Cells have developed elaborate machinery to make sure each daughter gets the right chromosomes. One key part of the machinery is the centromere. This is the part of the chromosome that attaches to the mitotic spindle so the chromosome gets dragged to the right place.
Given how precise this dance is, it is surprising how sloppy the underlying centromeric DNA tends to be in most eukaryotes. It is very long with lots of repeated sequences which make it very tricky to figure out which DNA sequences really matter. An exception to this is the centromeres found in some budding yeasts like Saccharomyces cerevisiae. These centromeres are around 125 base pairs long with easily identifiable important DNA sequences.
The current thought is that budding yeast used to have the usual diffuse, regional centromeres but that over time, they evolved these newer, more compact centromeres. Work in a new study published in PLOS Genetics by Lefrançois and coworkers lends support to this idea.
These authors found that when they overexpressed a key centromeric protein, Cse4p (or CenH3 in humans), new centromere complexes formed on DNA sequences near the true centromeres. The authors termed these sequences CLR’s or Centromere-Like Regions. And they showed that these complexes are functional.
When Lefrançois and coworkers kept the true centromere from functioning on chromosome 3 in cells overexpressing Cse4p, 82% of the cells were able to properly segregate chromosome 3. This compares to the 62% of cells that pull this off with normal levels of Cse4p. The advantage disappeared when the CLR on chromosome 3 was deleted.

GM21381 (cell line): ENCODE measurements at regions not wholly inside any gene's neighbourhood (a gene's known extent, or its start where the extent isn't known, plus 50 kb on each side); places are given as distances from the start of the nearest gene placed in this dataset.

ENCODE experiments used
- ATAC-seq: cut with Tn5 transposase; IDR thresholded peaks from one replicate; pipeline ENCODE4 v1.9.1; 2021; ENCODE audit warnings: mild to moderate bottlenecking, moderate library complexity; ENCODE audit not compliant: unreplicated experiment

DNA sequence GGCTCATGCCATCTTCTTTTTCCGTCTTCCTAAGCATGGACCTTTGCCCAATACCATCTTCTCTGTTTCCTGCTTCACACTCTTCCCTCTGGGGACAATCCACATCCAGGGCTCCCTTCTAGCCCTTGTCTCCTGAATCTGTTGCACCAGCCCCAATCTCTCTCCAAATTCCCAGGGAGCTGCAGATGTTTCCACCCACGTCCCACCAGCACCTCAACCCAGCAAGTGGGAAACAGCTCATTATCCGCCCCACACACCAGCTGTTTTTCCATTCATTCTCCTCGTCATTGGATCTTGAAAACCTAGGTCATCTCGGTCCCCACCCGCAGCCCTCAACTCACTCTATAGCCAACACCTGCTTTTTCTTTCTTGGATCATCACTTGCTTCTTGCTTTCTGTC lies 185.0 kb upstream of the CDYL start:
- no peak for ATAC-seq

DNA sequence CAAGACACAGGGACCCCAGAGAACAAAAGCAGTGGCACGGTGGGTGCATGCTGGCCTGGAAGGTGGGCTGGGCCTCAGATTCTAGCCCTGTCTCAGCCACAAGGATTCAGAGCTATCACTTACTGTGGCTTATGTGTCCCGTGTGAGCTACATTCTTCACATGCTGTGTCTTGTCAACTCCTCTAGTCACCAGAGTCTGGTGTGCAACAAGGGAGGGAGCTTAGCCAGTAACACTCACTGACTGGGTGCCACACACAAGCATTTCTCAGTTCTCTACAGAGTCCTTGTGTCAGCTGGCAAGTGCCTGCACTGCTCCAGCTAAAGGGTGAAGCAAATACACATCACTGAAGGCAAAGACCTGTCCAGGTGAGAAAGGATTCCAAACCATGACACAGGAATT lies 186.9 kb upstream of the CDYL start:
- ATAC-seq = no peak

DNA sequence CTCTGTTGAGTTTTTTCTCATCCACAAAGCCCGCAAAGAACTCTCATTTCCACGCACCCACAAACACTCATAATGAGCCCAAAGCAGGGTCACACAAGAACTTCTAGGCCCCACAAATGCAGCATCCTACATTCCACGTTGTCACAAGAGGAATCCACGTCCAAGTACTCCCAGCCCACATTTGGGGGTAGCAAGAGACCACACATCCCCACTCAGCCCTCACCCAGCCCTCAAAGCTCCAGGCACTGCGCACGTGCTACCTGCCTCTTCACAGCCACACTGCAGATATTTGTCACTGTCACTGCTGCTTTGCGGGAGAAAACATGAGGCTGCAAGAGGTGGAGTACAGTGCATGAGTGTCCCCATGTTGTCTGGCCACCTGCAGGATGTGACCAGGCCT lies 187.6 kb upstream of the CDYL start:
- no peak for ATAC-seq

A close look at the CLRs showed that they had a lot in common with both types of centromeres. They had an AT-rich 90 base pair sequence that looked an awful lot like the kind of sequence that Cse4p prefers to bind and a lot like the repeats found within more traditional centromeres. They also tended to be in areas of open chromatin and close to true centromeres. The obvious conclusion is that these are remnants of the regional centromeres budding yeast used to have.
The hope is that the yeast CLRs might make studying regional centromeres easier. They are so long and complicated that it is very difficult to pick out which sequences matter and which don’t, but the yeast CLRs could be a simpler model system. Even better, the CLRs might shed some light on the process of neocentromerization – the formation of new centromeres outside of centromeric regions, which happens a lot in cancer cells. Once again, simple little S. cerevisiae may hold the key to understanding what’s going on in much larger organisms.
December 17, 2012
You may never have herded cows. But in one way or another, you’ve certainly experienced the tragedy of the commons.
This happens when a village shares a pasture that can only feed a certain number of cows. For the system to work, everyone has to cooperate and keep the total number of cows under that limit. But inevitably, one cheater comes along and adds extra cows to his herd. At no immediate cost to himself, he gets all the benefits of the extra cows. But then tragedy kicks in as the pasture is overgrazed until no one can have any cows.
This doesn’t just happen out in the village. We can see it in the overfishing of the oceans, the production of carbon dioxide contributing to global warming, the milking of investors on Wall Street, and many other aspects of modern life. But perhaps surprisingly, we can even see it in cultures of the humble yeast S. cerevisiae.